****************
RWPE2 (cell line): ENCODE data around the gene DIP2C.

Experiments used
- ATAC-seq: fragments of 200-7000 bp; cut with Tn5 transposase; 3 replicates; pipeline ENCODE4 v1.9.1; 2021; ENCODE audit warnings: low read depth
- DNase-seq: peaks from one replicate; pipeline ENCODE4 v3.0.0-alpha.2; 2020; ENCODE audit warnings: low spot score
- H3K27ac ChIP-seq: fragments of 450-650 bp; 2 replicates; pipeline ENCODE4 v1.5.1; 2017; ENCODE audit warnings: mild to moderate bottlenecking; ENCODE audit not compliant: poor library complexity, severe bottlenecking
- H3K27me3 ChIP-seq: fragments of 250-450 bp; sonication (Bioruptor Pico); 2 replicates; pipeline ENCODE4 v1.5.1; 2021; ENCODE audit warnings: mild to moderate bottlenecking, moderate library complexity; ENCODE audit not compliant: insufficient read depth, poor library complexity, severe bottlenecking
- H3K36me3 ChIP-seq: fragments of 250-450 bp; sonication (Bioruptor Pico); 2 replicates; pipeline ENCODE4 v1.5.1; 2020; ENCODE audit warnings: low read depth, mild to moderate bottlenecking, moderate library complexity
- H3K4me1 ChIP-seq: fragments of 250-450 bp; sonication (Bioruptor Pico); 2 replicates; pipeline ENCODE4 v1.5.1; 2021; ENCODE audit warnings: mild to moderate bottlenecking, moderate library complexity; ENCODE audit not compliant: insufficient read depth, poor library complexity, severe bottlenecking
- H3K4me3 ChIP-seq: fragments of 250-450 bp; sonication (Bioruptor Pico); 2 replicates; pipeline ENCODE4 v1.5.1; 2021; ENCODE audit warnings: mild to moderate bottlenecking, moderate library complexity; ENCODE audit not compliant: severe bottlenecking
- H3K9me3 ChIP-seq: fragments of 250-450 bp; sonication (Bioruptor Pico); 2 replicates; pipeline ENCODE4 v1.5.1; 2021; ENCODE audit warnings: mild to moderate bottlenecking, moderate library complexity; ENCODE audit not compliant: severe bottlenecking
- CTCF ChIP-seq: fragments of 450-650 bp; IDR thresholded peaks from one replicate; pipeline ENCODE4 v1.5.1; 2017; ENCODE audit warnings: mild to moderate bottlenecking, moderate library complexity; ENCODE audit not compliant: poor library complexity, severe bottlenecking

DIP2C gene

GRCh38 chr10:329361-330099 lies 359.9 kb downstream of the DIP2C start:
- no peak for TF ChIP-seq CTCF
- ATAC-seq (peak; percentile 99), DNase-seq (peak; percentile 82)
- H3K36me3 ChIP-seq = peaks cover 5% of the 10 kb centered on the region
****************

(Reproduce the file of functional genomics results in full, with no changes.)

RWPE2 (cell line): ENCODE data around the gene DIP2C.

Experiments used
- ATAC-seq: fragments of 200-7000 bp; cut with Tn5 transposase; 3 replicates; pipeline ENCODE4 v1.9.1; 2021; ENCODE audit warnings: low read depth
- DNase-seq: peaks from one replicate; pipeline ENCODE4 v3.0.0-alpha.2; 2020; ENCODE audit warnings: low spot score
- H3K27ac ChIP-seq: fragments of 450-650 bp; 2 replicates; pipeline ENCODE4 v1.5.1; 2017; ENCODE audit warnings: mild to moderate bottlenecking; ENCODE audit not compliant: poor library complexity, severe bottlenecking
- H3K27me3 ChIP-seq: fragments of 250-450 bp; sonication (Bioruptor Pico); 2 replicates; pipeline ENCODE4 v1.5.1; 2021; ENCODE audit warnings: mild to moderate bottlenecking, moderate library complexity; ENCODE audit not compliant: insufficient read depth, poor library complexity, severe bottlenecking
- H3K36me3 ChIP-seq: fragments of 250-450 bp; sonication (Bioruptor Pico); 2 replicates; pipeline ENCODE4 v1.5.1; 2020; ENCODE audit warnings: low read depth, mild to moderate bottlenecking, moderate library complexity
- H3K4me1 ChIP-seq: fragments of 250-450 bp; sonication (Bioruptor Pico); 2 replicates; pipeline ENCODE4 v1.5.1; 2021; ENCODE audit warnings: mild to moderate bottlenecking, moderate library complexity; ENCODE audit not compliant: insufficient read depth, poor library complexity, severe bottlenecking
- H3K4me3 ChIP-seq: fragments of 250-450 bp; sonication (Bioruptor Pico); 2 replicates; pipeline ENCODE4 v1.5.1; 2021; ENCODE audit warnings: mild to moderate bottlenecking, moderate library complexity; ENCODE audit not compliant: severe bottlenecking
- H3K9me3 ChIP-seq: fragments of 250-450 bp; sonication (Bioruptor Pico); 2 replicates; pipeline ENCODE4 v1.5.1; 2021; ENCODE audit warnings: mild to moderate bottlenecking, moderate library complexity; ENCODE audit not compliant: severe bottlenecking
- CTCF ChIP-seq: fragments of 450-650 bp; IDR thresholded peaks from one replicate; pipeline ENCODE4 v1.5.1; 2017; ENCODE audit warnings: mild to moderate bottlenecking, moderate library complexity; ENCODE audit not compliant: poor library complexity, severe bottlenecking

DIP2C gene

GRCh38 chr10:329361-330099 lies 359.9 kb downstream of the DIP2C start:
- no peak for TF ChIP-seq CTCF
- ATAC-seq (peak; percentile 99), DNase-seq (peak; percentile 82)
- H3K36me3 ChIP-seq = peaks cover 5% of the 10 kb centered on the region